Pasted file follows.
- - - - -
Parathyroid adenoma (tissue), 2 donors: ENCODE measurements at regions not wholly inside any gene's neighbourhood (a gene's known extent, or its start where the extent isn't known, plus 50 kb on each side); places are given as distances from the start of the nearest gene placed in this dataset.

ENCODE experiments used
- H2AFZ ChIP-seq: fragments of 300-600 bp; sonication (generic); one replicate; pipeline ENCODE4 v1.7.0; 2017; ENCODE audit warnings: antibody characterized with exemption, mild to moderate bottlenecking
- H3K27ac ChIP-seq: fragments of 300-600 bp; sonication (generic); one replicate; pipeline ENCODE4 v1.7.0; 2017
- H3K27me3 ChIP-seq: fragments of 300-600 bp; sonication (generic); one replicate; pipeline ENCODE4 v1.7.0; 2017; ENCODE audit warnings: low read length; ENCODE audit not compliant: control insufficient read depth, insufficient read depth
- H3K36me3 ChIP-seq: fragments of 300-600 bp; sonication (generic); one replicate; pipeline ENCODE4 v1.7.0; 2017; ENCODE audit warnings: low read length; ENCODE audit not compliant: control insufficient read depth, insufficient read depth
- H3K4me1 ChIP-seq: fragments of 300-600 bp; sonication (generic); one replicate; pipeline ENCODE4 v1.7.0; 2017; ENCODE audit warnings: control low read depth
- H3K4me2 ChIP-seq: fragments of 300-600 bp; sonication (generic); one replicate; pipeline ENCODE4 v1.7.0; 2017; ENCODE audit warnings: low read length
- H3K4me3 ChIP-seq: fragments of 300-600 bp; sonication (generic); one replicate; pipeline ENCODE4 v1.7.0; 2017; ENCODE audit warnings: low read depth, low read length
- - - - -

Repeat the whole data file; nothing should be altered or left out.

Parathyroid adenoma (tissue), 2 donors: ENCODE measurements at regions not wholly inside any gene's neighbourhood (a gene's known extent, or its start where the extent isn't known, plus 50 kb on each side); places are given as distances from the start of the nearest gene placed in this dataset.

ENCODE experiments used
- H2AFZ ChIP-seq: fragments of 300-600 bp; sonication (generic); one replicate; pipeline ENCODE4 v1.7.0; 2017; ENCODE audit warnings: antibody characterized with exemption, mild to moderate bottlenecking
- H3K27ac ChIP-seq: fragments of 300-600 bp; sonication (generic); one replicate; pipeline ENCODE4 v1.7.0; 2017
- H3K27me3 ChIP-seq: fragments of 300-600 bp; sonication (generic); one replicate; pipeline ENCODE4 v1.7.0; 2017; ENCODE audit warnings: low read length; ENCODE audit not compliant: control insufficient read depth, insufficient read depth
- H3K36me3 ChIP-seq: fragments of 300-600 bp; sonication (generic); one replicate; pipeline ENCODE4 v1.7.0; 2017; ENCODE audit warnings: low read length; ENCODE audit not compliant: control insufficient read depth, insufficient read depth
- H3K4me1 ChIP-seq: fragments of 300-600 bp; sonication (generic); one replicate; pipeline ENCODE4 v1.7.0; 2017; ENCODE audit warnings: control low read depth
- H3K4me2 ChIP-seq: fragments of 300-600 bp; sonication (generic); one replicate; pipeline ENCODE4 v1.7.0; 2017; ENCODE audit warnings: low read length
- H3K4me3 ChIP-seq: fragments of 300-600 bp; sonication (generic); one replicate; pipeline ENCODE4 v1.7.0; 2017; ENCODE audit warnings: low read depth, low read length